Pointed political violence struck Alexandria, Va., yesterday, in the form of a shooting at a GOP baseball practice. The perpetrator was one James T. Hodgkinson of Illinois, and his intent was clear: to kill Republicans.
As details about the killer emerged — he was a member of Facebook groups such as “Teminate the Republican Party” and “The Road to Hell is Paved with Republicans,” and he allegedly inquired of Representative Don DeSantis whether the Congressmen practicing baseball were Democrats or Republicans — a disturbing narrative arose from the ashes of Congress’s united front: that, in one sense, the GOP deserved it.
“A bill to take health care from 23 million, killing thousands, speeding to secret passage, also seems violent,” Bloomberg Gadfly editor Mark Gongloff responded.
That wasn’t it. New Republic writer Malcolm Harris (who falsely identified himself as a Vox writer on Twitter) tweeted, “If the shooter has a serious health condition then is taking potshots at the GOP leadership considered self defense?” Others echoed this sentiment, that somehow the hospitalized representatives, Steve Scalise and Roger Williams, had it coming.
On the Hill yesterday, the Senate Committee on Homeland Security and Governmental Affairs hosted Ayaan Hirsi Ali, a scholar and FGM (female genital mutilation) survivor, and Asra Nomani, a liberal Muslim activist, to testify on the “tools, tactics, and techniques” of violent Shia extremism. In the days leading up to the hearing, The New Republic’s Sarah Jones slammed the formerly Muslim Hirsi Ali and lifelong Muslim Nomani, arguing that “their extreme views ought to disqualify them from any platform dependent on expertise.” So what if Hirsi Ali lived in Somalia under radical, fundamentalist Islam for her entire childhood? A white American woman from The New Republic knows better, and she knows also that by relaying the facts of life under Islamic extremism, Hirsi Ali is guilty of hate speech.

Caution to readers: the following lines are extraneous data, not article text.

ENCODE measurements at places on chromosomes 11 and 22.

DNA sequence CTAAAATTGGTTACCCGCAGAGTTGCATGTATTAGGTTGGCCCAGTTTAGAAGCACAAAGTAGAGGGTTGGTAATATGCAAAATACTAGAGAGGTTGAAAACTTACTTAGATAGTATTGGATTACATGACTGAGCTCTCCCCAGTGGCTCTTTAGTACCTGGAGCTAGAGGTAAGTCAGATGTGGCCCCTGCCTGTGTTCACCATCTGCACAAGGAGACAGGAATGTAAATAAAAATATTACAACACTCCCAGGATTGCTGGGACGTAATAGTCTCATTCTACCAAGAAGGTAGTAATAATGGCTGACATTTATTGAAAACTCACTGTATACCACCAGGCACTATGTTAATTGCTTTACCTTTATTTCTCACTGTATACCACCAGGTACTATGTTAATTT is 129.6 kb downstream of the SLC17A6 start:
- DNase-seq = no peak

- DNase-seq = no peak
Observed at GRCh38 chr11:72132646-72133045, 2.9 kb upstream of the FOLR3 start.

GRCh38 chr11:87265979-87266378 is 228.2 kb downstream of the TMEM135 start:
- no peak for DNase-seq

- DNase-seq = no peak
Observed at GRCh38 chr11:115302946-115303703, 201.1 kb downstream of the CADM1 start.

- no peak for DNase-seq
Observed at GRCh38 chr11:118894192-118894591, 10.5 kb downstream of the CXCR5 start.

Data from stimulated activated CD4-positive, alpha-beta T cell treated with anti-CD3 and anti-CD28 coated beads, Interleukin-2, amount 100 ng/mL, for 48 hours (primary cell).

At the hearing, ranking member Senator Claire McCaskill used her opening statement to slam the president’s budget and to throw shade at Hirsi Ali and Nomani. “Our danger, at least to date, has not been from those who try to slip into this country unnoticed or who try to illegally cross our borders or who are seeking refuge from a humanitarian crisis. That’s not where the danger’s come from. It has come from people who are Americans or people who are legally from this country who have been radicalized. We face a threat from a variety of sources on radicalization including white supremacists, ecoterrorists, ISIS, al-Qaeda sympathizers. There’s a long list,” said McCaskill.
In order to combat ISIS and other extremist propaganda, we must have a healthy dialogue with Muslim and other community leaders to ensure that resources are available to other families and friends that may have concerns about loved ones who may have become attracted to extreme rhetoric. Unfortunately, some of the rhetoric we hear, including from some of the witnesses here today, is at odds with this approach. It is also in complete conflict with American principles and values, and most importantly, it would actually make the United States of America less safe. We need to spend less time stirring up anti-Muslim rhetoric and more time working on these issues and with the majority of Muslims both in this country and around the world who are peaceful and law-abiding. [Emphasis mine.]